A universal experience, and yet the pain is so personal.
We all come to a stage in childhood when we realize that we are going to have to live without our parents and it comes as a terrible revelation.
Then as an adult we bury our fear of death and pretend that we can live with it. We might even imagine that the death of our parents will free us of the emotional baggage we carry around.
For those who have not lost a parent yet, let me warn you that it is as bad as your childish mind dreaded.
I left my Dad at the hospital, looking past the mask forcing him to breathe, and into his large startled eyes. I said, ‘I’ll be back in the spring’. He nodded. He had his wife there, and my older sister. He was either going to die or get better; my children needed me so I was trying to believe he would get better.
When I got the call that he had died, it felt like my heart was ripped out of my body. My hands were glued to my face, covering the grimace of pain on my face. I was wretched.
I felt like tearing my clothes in some sort of medieval ritual, I cried and cried. It was irrevocable. He was gone, a moment that I had always dreaded in my still childish heart.
My heart and mind were full of my Dad. I could picture his physical body, and I could conjure him in my mind. His tanned forehead and expressive eyes, his thin soft hair that he kept swept back so that it would not annoy him, his shoulders, and chest, even his gently acrid body odor.
His long fingers, rubbing his eyebrows in resigned irritation at being stuck in the hospital, the pain he had in his thin high-arched feet. I could see and feel and smell him in my memory, so physically.
While at his bedside I felt for a moment as if I was his mother, watching the beeping, blinking machines track his breathing just as I did with my son’s asthma attack. I felt his mother’s soul slip into my body and love her child.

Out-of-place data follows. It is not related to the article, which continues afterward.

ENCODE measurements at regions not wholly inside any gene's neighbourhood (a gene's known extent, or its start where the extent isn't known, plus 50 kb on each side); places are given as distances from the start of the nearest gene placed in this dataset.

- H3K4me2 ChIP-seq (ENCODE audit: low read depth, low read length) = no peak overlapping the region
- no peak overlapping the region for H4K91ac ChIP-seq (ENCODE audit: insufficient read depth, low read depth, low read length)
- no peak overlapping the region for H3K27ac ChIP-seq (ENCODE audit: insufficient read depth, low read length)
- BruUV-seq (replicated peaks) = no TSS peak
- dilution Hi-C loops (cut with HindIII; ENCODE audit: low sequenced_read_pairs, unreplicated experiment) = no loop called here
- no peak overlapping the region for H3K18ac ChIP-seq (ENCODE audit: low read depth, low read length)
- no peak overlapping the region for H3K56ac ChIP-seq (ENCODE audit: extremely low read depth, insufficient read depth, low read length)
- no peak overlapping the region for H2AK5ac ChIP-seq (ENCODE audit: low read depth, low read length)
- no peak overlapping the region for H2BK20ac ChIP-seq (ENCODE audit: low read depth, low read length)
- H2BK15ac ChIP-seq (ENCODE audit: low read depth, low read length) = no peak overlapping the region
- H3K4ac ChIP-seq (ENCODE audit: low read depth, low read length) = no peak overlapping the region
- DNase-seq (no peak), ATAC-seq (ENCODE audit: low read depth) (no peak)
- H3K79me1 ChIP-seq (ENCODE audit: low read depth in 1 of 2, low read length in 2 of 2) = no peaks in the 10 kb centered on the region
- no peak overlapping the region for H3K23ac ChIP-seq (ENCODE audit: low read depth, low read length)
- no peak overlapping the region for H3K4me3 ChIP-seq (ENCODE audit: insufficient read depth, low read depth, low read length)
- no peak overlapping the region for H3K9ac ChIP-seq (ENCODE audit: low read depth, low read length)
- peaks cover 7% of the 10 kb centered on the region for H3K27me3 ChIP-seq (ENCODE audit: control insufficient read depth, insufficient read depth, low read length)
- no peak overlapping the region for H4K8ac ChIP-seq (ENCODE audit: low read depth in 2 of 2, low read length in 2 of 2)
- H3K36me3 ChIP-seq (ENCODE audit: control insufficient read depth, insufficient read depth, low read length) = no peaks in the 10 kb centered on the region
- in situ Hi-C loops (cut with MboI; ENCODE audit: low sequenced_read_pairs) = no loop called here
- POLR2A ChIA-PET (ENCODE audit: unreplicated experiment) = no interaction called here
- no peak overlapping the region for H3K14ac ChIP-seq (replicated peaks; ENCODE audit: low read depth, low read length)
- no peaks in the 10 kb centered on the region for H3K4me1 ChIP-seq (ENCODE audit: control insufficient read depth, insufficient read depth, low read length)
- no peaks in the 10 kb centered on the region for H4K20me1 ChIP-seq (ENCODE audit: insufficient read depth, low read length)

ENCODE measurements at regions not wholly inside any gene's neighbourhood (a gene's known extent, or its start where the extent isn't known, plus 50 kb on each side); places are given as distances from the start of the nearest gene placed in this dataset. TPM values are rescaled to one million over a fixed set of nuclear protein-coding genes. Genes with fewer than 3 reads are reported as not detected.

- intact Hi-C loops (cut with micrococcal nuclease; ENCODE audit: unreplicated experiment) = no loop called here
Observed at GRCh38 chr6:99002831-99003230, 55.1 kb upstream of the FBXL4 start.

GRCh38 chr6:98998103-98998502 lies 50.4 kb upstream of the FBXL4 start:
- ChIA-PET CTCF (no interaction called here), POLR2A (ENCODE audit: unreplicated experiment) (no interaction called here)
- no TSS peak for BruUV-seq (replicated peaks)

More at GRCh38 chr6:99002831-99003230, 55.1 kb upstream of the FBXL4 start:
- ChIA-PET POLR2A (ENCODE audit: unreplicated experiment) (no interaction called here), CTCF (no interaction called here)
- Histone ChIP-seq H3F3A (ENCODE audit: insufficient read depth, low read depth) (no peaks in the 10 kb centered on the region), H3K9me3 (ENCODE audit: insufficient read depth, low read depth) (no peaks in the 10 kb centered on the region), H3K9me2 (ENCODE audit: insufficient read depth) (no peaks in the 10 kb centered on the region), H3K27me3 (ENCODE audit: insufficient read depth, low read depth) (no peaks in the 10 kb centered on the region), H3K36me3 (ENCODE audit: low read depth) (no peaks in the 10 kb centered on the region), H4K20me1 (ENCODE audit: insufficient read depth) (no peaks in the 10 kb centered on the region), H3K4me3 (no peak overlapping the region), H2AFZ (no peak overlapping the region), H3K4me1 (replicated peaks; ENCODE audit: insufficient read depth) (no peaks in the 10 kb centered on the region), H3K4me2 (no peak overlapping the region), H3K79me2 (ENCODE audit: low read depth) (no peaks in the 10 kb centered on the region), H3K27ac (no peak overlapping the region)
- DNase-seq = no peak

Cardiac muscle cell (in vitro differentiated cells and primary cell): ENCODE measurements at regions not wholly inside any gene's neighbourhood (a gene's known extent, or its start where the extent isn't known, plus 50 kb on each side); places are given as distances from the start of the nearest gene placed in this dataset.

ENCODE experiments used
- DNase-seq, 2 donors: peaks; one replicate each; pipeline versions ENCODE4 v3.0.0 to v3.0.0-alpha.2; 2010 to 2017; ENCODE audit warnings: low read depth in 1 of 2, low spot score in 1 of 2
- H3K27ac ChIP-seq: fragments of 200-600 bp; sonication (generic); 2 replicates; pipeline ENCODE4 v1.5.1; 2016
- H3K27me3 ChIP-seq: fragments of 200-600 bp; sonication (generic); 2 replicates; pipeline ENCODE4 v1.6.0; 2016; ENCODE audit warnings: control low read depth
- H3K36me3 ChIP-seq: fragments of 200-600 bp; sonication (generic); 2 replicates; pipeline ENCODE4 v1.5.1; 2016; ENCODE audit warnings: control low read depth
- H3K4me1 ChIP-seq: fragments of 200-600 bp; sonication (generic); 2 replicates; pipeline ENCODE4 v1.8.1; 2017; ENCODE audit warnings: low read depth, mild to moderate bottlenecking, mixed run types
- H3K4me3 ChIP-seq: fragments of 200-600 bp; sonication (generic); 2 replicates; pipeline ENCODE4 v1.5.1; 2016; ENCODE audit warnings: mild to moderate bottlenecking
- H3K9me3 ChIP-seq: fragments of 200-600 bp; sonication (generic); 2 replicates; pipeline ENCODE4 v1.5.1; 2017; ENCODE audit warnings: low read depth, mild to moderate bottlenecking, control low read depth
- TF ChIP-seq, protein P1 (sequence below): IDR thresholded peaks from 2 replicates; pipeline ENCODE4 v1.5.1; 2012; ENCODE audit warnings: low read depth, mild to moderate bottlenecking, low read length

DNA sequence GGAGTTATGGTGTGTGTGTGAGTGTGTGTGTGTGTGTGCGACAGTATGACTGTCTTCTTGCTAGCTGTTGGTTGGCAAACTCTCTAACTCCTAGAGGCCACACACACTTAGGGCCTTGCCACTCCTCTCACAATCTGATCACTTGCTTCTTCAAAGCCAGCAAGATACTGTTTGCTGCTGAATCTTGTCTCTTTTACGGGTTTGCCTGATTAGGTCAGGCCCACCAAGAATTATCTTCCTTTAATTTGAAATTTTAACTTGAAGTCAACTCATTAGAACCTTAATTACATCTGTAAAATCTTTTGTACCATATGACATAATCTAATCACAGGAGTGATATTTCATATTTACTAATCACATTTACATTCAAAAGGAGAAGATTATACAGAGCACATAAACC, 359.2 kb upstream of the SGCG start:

I had been his child, held in his arms as a baby, and held his fingers offered on a walk to kindergarten. He had watched me grow up and tenderly offered advice and help from a respectful distance.
I heard his voice and saw his gestures and longed to see his corporeal self but he was gone forever.
I wept in the Zellers, I wept at the local church’s Christmas choir, and tears flowed in yoga. I became a sea of mourning with calm days in between.
One time I told him in my mind, “Dad, I am not feeling at all well, I think I am depressed” and he laughed lightly, the way he would, and smiled and said, “This is it, Meggie, this is life, this is all you have”. I felt reprimanded, and I knew he was right.
Then I had a lovely dream. Dad and I were on a field, far away from everyone else, and he was trying to remember a song and dance. We were both trying to remember the lyrics, and he was doing a soft shoe dance. We both came up with a rhyme to the last line, which I can’t remember, and then we leaned into to each other, bending at the waist, as if this was part of the song’s choreography, and kissed each other lightly on the lips.
When I woke up, I was filled with joy. It is the only time in my life that a dream has woken me in the middle of the night, not from a nightmare, but from pure happiness.
My Dad and I were similar in character, and close in spirit. Ultimately I knew that his dying could not separate our minds or our psyches. There is a world out there that is beyond the material, and I acknowledge it.
I realize now, two years later, that Dad lives in me. Not symbolically, living on in my teachings or philosophy, but he is actually part of my cell structure and I know he is there.
When I am enjoying feeding the birds, as he did, I share it with him. He is with me, alive, enjoying the world around us. I feel his spirit within me, and I am comforted.
I sent him a paperback copy of The Metaphysical Poets when he was first in the hospital, and when the hospital room was cleared the book came back to me, with a corner of a magazine page marking this sonnet by John Donne:
Death be not proud, though, some have called thee
Mighty and dreadfull, for, thou art not soe,
For, those, whom think’st, thou dost overthrow,
Die not, poor death, nor yet canst thou kill mee;
From rest and sleepe, which but thy pictures bee,
Much pleasure, then from thee, much more must flow,
And soonest our best men with thee doe goe,
Rest of their bones, and soules deliverie.
Thou art Slave to Fate, chance, kings, and desperate men,
And dost with poyson, warre, and sicknesse dwell,
And poppie, or charms can make us sleepe as well,
And better than thy stroake; why swell’st thou then?
One short sleepe past, wee wake eternally,
And death shall be no more, death thou shalt die.